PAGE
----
Georgia Southern University is putting a new resource in the hands of students, faculty and staff during the COVID-19 pandemic to help ensure the safety of the University community.
The University today launched a new reporting center called CARES, which stands for COVID-19 Answers Resources Evaluation and Self-reporting. It is designed to be a central portal through which the University community can self-report a confirmed or suspected positive COVID-19 diagnosis, or submit questions or issues. The benefit to this tool is that a team of trained staff will follow up as necessary.
“Providing our students, faculty and staff with this robust center, which is an invaluable addition to the long list of precautions and preventive measures we are taking to keep our university community safe, is critically important to ensuring our community is supported during this pandemic,” said Georgia Southern president Kyle Marrero. “We are providing this center to streamline communications and mitigate the spread of the virus on our campuses and I am so appreciative to our team here for developing this self-reporting tool.”
The University community can use the Georgia Southern mobile app, website, internal portal, email or phone to contact the CARES Center for answers to their COVID-19-related questions, self-report test results and symptoms, obtain an evaluation of their situation and resources for their COVID-19-related academic and employment needs.
The CARES Center is being staffed by University leadership and representatives from human resources, academic affairs, student affairs and IT services. The CARES team is trained to mobilize once the center has been contacted.
The CARES Center will also include team members who will perform contact notification to help notify campus community members who likely had close contact with a person with self-reported positive test results. Unlike contact tracing, which is performed by the Department of Public Health, contact notification helps the University quickly communicate to affected faculty, staff, and/or students to mitigate the potential spread of the virus.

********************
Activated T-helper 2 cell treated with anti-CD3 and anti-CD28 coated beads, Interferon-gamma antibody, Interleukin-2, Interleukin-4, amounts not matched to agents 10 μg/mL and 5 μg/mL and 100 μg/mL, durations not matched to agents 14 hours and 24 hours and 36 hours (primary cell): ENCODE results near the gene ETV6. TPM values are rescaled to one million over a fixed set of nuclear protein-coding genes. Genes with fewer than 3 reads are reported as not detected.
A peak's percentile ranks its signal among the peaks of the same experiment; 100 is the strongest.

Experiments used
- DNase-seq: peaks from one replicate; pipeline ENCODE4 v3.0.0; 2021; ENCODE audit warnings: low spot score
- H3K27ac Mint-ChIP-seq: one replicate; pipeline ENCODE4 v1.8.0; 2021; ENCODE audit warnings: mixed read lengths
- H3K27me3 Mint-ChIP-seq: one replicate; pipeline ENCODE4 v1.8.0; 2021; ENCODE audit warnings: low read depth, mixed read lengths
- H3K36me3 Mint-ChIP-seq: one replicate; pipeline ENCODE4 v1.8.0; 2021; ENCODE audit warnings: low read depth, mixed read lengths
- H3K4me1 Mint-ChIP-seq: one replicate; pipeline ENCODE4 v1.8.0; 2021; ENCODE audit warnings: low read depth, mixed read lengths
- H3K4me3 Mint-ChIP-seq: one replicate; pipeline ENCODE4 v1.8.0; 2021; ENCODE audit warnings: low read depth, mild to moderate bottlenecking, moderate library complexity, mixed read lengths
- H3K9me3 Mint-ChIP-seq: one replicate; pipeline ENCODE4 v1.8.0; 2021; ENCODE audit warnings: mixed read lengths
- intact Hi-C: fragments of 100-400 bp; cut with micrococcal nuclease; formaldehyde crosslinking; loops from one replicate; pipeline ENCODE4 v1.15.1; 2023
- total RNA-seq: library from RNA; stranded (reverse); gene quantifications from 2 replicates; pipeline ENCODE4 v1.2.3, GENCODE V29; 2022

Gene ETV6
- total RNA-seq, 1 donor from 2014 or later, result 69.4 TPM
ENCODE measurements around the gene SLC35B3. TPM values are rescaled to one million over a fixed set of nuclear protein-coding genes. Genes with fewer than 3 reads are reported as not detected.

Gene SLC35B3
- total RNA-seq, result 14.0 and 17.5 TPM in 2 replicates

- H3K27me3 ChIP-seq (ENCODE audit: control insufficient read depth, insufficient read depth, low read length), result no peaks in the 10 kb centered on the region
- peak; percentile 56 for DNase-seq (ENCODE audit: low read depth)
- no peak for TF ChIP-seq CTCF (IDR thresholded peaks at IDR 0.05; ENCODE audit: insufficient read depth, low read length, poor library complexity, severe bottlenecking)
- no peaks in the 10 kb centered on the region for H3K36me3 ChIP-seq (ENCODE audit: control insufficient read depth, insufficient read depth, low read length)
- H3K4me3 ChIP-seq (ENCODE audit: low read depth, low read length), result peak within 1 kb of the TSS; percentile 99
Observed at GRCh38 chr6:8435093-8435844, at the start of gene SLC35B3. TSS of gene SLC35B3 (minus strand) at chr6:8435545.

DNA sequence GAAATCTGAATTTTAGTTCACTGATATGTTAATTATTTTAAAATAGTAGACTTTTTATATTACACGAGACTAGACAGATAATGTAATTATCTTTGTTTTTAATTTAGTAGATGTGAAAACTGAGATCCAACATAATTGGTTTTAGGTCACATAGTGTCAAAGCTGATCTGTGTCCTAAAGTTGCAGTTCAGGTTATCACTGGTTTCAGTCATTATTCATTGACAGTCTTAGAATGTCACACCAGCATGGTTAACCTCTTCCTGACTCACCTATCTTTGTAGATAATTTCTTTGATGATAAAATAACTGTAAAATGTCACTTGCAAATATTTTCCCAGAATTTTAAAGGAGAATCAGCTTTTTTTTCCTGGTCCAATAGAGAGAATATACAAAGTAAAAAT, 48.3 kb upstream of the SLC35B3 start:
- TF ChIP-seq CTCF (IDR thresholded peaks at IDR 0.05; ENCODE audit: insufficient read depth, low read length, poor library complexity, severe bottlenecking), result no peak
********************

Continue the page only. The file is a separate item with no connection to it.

Testing and tracking positive cases of COVID-19 remain important parts of keeping our community safe. Georgia Southern’s Student Health Services office is ramping up its capabilities to be able to test symptomatic students for COVID-19 this fall. The Student Health Services offices on both the Armstrong and the Statesboro campuses will have the ability to test symptomatic students who present to them for care. Standard billing practices apply.
Georgia Southern University, a public Carnegie Doctoral/R2 institution founded in 1906, offers 141 degree programs serving more than 26,000 students through nine colleges on three campuses in Statesboro, Savannah, Hinesville and online instruction. A leader in higher education in southeast Georgia, the University provides a diverse student population with expert faculty, world-class scholarship and hands-on learning opportunities. Georgia Southern creates lifelong learners who serve as responsible scholars, leaders and stewards in their communities. Visit GeorgiaSouthern.edu.
A Press Release From Georgia Southern University